"She came out to my house. When Mia saw her, her chin nearly hit her boots, and she got dressed and went to school. Not many teachers would do that for their kids."
While pastoral and physical care are an important component of staff duties, a clear focus on the core business of learning can be seen and felt around the school: from the big, bold wall displays, enchanted forest and sensory garden, to the giant caterpillar number-line and the big tent a teacher has brought in to bring lessons to life.
A bigger surprise is the interactive whiteboards in every classroom. The wee ones learn to use these right away, says infant teacher Jennifer Craig.
"They love the big board. Some of them are too small to reach up and touch it. But they all want to, so we give them a big pointer which they like.
We're getting them used to the technology right away, as soon as they come to school."
Educational programmes on the big screen do hold kids' attention, says Miss Craig, but the whiteboard is normally used in ways that take full advantage of its interactivity. "Some kids learn to write their letters by following them on the board first, then trying them in their books.
"They learn to take turns, to colour in, to match shapes and colours.
There's a lot of software available for this age group, so we use what is suitable, depending on ability."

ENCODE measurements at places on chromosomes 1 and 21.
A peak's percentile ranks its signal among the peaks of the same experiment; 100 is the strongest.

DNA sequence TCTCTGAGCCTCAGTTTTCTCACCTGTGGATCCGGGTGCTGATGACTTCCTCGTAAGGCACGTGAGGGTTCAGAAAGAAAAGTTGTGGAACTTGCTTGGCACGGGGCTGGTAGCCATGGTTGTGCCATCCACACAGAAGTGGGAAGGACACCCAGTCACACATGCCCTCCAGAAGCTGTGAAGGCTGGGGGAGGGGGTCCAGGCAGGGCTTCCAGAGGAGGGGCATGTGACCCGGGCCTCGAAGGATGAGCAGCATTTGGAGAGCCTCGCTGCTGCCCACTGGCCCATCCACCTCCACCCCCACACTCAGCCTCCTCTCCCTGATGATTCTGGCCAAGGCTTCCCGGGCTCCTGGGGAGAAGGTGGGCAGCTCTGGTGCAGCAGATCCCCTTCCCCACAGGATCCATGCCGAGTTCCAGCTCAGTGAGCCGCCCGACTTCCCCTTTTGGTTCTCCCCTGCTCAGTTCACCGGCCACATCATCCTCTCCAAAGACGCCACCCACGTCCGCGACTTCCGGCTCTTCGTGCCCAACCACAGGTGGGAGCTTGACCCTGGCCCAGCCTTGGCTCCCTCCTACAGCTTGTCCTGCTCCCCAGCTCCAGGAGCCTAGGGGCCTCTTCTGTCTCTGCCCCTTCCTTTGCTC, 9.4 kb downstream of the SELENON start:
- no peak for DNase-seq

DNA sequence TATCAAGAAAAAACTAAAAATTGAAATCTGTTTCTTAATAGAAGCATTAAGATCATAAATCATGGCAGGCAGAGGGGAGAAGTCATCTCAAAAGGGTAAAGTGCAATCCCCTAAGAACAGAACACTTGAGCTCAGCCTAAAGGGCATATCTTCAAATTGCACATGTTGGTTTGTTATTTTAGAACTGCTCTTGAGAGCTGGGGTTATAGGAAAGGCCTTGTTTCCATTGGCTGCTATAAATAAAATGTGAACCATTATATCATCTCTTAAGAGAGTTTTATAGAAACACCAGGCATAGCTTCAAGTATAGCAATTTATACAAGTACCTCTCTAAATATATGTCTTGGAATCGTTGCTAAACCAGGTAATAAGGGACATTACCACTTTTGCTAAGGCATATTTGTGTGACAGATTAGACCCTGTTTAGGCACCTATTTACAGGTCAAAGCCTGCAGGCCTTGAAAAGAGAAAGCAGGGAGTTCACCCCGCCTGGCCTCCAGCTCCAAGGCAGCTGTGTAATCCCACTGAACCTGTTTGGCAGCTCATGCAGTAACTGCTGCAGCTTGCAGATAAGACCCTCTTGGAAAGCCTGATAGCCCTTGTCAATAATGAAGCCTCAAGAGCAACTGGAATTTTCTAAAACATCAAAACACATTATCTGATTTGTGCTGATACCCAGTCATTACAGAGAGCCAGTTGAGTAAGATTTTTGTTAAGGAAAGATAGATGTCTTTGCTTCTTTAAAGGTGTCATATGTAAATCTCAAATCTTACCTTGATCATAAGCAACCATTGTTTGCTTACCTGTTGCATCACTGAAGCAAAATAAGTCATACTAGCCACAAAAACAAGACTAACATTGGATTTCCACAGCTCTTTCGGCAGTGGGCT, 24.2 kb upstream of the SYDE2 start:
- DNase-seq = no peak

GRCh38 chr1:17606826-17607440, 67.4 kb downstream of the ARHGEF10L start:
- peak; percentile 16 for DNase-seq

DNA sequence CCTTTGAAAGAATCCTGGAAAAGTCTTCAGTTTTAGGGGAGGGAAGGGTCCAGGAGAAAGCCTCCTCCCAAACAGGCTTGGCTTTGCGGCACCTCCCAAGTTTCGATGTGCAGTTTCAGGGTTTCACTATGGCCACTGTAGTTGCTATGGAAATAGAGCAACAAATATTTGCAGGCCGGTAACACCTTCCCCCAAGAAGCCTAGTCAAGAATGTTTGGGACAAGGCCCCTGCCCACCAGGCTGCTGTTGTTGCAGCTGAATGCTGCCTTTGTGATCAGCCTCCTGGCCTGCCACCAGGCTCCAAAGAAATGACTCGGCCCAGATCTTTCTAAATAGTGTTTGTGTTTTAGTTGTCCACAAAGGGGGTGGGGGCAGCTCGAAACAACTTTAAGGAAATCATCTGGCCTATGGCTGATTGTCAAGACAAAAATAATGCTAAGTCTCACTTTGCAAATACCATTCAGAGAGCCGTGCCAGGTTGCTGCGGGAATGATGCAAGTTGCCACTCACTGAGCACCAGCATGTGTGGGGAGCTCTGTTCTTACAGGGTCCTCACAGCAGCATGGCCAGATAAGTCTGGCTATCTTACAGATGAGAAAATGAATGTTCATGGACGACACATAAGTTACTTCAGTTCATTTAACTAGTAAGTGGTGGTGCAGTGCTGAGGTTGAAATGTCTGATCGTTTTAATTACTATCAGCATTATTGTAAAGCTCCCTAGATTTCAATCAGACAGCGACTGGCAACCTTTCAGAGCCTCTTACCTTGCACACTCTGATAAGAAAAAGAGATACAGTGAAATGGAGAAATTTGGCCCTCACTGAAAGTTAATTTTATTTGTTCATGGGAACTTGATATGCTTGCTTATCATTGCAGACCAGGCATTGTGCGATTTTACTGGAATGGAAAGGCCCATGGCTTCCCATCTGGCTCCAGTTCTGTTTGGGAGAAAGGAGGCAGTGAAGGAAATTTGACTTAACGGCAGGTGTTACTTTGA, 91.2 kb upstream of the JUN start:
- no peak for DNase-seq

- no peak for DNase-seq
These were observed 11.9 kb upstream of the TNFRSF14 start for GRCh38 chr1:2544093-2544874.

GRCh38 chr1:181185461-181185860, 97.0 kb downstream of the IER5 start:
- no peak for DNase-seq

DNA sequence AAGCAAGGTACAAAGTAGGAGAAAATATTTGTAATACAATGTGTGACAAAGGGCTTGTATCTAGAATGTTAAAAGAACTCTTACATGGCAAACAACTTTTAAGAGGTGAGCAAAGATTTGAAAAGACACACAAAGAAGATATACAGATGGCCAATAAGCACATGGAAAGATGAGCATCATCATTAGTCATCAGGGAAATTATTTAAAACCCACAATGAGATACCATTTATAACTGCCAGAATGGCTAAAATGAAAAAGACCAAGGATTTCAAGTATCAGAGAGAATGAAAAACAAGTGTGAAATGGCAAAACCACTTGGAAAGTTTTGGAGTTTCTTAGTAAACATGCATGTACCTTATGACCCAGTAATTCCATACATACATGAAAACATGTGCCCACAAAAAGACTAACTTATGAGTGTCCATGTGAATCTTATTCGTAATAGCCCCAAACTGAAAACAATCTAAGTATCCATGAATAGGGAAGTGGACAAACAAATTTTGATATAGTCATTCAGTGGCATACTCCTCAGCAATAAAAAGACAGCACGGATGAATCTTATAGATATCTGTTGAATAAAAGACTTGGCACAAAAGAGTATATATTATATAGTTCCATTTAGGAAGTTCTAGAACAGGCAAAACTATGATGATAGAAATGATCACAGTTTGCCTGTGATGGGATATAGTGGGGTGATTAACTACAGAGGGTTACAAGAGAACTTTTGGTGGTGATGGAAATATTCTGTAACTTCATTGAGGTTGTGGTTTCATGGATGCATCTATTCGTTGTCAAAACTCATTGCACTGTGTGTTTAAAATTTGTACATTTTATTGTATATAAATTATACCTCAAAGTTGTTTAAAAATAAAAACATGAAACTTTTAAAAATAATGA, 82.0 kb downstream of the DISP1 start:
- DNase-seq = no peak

The perception and understanding of those abilities has changed greatly in recent times, says Mrs Jackson, who has been in special schools for 30 years, the last seven as head of Kersland. Attitudes to educating children with disabilities have evolved in distinctly more enlightened directions.
"Not long ago, they were doing things to children that would be considered abuse today. If you're working with kids with autism, for instance, you want to lower the external stimulus. Even now you can go into classrooms where the walls are completely bare. Why would you want to do that? These children have to live in a world that is busy and stimulating. If you can only manage their behaviour in a clinical setting, they can't access the community. Low stimulus does not mean no stimulus."
She contrasts two approaches to educating children with additional needs.